IT will play a pivotal role in maintaining control over online content (digital rights management) in the media sector and firms will also invest in CRM software to help retain customers.

IT investment will also be driven by the growth of interactive television and adverts, such as those on Sky and MTV, said Adrian Drozd, an analyst in the enterprise networks programme at Datamonitor. For example, viewers can click on a red on-screen button to get more information about a product.

Manpower backs CRM for growth   

Manpower, the recruitment, training and human resources company, has installed customer relationship management software incorporating artificial intelligence technology to help it match the right candidate to the right job at the right time. 

The software, from NCorp, is based on a web-services architecture and helps Manpower consultants view client details and match them to suitable job vacancies within minutes.

The previous system used by staff to place candidates was based on a SQL server database and struggled to generate enough suitable candidates from the search results, according to Manpower. 

The software produces a shortlist of job candidates based on a range of criteria including skills, experience, career goals, interests and availability for work. 

Manpower estimates that the system will deliver substantial benefits when a worldwide roll-out to offices in 60 countries has been completed.

Benefits include the speedier placement of candidates; 3,000 man-hours a day worldwide saved through improved employee productivity; an easier method of identifying the "hot skills" being demanded by clients; and a target of placing an additional 600,000 candidates in jobs worldwide as a result of the new software.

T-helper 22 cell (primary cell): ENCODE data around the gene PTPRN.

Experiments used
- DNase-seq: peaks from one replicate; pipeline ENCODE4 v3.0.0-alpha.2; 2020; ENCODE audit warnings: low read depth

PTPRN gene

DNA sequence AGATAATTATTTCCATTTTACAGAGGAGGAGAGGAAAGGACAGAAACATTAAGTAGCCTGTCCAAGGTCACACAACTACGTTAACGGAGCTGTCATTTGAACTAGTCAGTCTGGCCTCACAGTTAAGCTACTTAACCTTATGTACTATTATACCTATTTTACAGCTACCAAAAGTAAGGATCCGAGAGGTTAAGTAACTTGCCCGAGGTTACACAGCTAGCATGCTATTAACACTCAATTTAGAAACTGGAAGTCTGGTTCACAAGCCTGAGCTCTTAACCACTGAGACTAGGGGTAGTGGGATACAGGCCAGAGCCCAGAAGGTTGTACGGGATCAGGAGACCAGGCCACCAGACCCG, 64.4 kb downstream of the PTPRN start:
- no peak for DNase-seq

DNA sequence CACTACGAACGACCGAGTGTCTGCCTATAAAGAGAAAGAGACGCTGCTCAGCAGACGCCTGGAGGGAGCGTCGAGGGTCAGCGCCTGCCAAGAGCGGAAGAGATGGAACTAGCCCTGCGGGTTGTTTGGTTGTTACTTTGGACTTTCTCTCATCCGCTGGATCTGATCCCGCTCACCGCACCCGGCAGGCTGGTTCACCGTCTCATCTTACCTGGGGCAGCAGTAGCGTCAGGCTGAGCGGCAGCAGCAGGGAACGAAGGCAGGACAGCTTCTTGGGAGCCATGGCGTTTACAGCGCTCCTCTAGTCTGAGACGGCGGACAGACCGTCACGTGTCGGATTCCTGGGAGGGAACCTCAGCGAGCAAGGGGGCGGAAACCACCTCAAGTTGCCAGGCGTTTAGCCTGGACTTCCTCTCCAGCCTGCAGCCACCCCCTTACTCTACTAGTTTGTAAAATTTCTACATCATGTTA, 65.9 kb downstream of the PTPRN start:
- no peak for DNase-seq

How to buy the report

The Computer Weekly IT Expenditure Report, produced by Kew Associates, analyses spending in 66 industry sectors covering 30 spend categories. These categories encompass a comprehensive range of different types of hardware, software and services. A series of reports is available containing varying levels of detail. Prices start at £495. For more information, contact Georgina Tucker at Computer Weekly. Tele: 01895-632163   

How the report was produced

Information on total IT spending is collected annually from more than 60,000 UK IT budget holders on Computer Weekly's circulation list. This is supplemented by more detailed IT spending information from 5,000 budget holders surveyed each year. Additional information is sourced from the Office for National Statistics and the Treasury.

This was last published in April 2004